The Ruff and Band Collar
To understand the history of collars and the reason they came to be, we have to go back to the mid-15th century, when the collar first showed up in the western world, known as the ruff collar. This is the one that looks like you have an accordion wrapped around your neck.
The ruff collar was a pleated frill that was in style in Europe from the mid-16th century to the mid-17th century. It was a sign of aristocracy. The bigger your frill, the higher your status was perceived to be. It was the equivalent of wearing a Rolex today. Some referred to it as the millstone collar, after its resemblance to the millstone for grinding grain.
During this time the ruff collar was not the only option. The falling band collar was similar in many ways to the ruff collar but less accordion-like in structure. This distinct lacy collar had rectangular points falling over the chest. The falling band collar was worn in the 17th century but remained a part of the Anglican clerical uniform into the 19th century.
The Gladstone Collar
In the 19th century the ruff collar lost some of its popularity, as it became considered more feminine. At this time the Gladstone collar made its place in history. It got its name after being worn by William Edward Gladstone who was the British Prime Minister at the time. This collar was pressed in a way that enabled it to stick out at the front side of the neck. It is considered to be the inspiration for the wing collar that is worn today.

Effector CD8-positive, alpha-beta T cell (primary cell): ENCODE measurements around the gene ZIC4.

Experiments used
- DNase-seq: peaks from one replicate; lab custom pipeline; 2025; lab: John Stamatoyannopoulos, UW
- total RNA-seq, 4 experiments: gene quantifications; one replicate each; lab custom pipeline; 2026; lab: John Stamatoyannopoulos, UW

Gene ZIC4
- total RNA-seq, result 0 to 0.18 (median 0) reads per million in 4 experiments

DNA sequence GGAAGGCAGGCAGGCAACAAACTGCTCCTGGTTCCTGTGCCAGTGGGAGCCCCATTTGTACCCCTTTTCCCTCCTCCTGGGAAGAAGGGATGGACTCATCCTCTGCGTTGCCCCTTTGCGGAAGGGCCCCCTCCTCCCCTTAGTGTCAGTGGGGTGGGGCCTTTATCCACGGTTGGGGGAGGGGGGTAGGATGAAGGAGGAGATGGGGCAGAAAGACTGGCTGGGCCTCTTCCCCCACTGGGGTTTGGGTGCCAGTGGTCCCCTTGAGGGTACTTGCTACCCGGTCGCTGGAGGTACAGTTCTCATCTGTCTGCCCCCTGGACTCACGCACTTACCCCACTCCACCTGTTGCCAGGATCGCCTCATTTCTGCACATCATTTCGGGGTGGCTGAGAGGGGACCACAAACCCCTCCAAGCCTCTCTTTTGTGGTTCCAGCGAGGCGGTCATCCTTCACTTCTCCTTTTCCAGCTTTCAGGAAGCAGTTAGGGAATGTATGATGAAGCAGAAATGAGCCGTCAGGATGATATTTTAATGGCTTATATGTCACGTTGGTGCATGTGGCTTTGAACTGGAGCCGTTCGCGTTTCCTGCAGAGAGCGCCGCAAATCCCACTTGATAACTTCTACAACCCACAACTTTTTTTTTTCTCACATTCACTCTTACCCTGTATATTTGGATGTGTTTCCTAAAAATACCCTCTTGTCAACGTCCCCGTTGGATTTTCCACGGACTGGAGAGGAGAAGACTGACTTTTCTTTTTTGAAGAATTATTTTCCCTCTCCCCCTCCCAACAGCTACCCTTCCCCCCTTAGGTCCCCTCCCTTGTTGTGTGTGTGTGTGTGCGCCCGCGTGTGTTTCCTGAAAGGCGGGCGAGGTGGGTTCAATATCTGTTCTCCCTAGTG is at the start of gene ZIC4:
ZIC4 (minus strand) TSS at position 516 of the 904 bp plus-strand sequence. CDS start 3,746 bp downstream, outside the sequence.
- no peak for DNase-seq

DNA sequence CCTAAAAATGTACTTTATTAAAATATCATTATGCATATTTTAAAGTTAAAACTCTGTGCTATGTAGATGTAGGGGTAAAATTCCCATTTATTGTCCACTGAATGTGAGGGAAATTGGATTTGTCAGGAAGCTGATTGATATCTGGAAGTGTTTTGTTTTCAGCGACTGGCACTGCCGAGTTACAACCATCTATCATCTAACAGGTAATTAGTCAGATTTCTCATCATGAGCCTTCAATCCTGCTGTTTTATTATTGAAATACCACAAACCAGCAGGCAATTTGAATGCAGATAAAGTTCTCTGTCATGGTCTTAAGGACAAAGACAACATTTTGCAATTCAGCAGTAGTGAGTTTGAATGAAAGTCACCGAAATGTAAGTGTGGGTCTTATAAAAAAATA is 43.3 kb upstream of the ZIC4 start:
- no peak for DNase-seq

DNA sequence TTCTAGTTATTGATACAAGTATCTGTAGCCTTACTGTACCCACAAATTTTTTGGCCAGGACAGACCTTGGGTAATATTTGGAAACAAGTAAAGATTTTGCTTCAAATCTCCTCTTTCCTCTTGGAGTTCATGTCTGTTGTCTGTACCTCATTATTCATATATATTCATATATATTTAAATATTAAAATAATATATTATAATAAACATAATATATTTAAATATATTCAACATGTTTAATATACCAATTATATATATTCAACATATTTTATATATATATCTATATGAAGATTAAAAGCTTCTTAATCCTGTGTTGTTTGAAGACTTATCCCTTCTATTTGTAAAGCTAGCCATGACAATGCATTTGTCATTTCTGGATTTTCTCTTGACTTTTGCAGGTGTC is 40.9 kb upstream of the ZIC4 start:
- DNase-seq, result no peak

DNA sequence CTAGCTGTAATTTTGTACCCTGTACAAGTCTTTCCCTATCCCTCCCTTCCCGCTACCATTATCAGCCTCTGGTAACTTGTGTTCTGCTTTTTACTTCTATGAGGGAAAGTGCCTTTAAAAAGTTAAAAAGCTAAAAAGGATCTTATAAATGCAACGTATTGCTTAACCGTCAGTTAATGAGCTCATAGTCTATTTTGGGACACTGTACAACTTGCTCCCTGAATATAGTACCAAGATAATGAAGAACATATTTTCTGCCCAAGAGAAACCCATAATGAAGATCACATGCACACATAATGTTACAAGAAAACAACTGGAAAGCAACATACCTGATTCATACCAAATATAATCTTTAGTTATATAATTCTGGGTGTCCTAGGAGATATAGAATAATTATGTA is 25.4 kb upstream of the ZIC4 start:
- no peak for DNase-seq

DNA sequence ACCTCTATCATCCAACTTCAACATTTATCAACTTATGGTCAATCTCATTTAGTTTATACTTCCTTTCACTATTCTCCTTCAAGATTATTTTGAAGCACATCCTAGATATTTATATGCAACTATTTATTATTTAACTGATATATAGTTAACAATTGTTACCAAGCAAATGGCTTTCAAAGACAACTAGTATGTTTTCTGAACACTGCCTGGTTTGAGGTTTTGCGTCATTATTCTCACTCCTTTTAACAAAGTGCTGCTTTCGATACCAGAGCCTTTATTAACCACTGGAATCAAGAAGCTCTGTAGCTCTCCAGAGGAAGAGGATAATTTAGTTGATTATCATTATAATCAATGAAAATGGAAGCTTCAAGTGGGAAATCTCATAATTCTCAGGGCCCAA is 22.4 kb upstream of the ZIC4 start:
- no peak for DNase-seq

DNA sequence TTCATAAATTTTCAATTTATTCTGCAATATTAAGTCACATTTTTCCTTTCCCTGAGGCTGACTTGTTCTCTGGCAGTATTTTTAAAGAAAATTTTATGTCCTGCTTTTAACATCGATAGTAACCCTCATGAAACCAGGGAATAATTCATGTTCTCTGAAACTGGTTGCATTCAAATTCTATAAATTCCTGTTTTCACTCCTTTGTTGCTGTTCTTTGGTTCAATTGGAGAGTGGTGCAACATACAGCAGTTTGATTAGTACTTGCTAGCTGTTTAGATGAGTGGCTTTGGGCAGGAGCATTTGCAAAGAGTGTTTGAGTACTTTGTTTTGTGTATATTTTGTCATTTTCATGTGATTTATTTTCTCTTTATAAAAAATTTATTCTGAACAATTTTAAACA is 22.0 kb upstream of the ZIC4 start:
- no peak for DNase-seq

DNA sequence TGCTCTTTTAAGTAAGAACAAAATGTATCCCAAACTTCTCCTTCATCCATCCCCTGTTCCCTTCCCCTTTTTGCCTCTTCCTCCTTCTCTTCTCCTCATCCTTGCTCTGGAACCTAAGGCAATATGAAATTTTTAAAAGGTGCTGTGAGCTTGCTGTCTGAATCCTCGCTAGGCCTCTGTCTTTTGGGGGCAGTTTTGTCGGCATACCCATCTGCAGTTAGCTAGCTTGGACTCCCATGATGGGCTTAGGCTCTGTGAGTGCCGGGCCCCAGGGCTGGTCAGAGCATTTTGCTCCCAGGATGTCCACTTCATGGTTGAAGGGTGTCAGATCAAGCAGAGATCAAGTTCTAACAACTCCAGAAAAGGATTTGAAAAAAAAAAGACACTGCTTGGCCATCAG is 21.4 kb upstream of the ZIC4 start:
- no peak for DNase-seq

The Invention of the Detachable Collar
Mens’ white collared shirts were a sign of status. Only the rich would have the ability to maintain a perfectly white shirt. It meant you had many shirts, likely one for each day of the week. It also usually meant you had service people who were responsible for washing your clothes. This is what incentivized Hannah Montague to invent the detachable collar in 1827. She was not rich and was tired of washing her husband's clothing. She saw the detachable collar as the best way to have a shiny white collar all the time while doing less laundry. The collar could be fastened at the front or back using a collar button. This way it could be laundered separately. The invention impressed apparel manufacturers who started mass production of the detachable collar. Now, not only the upper class could wear a white collared shirt.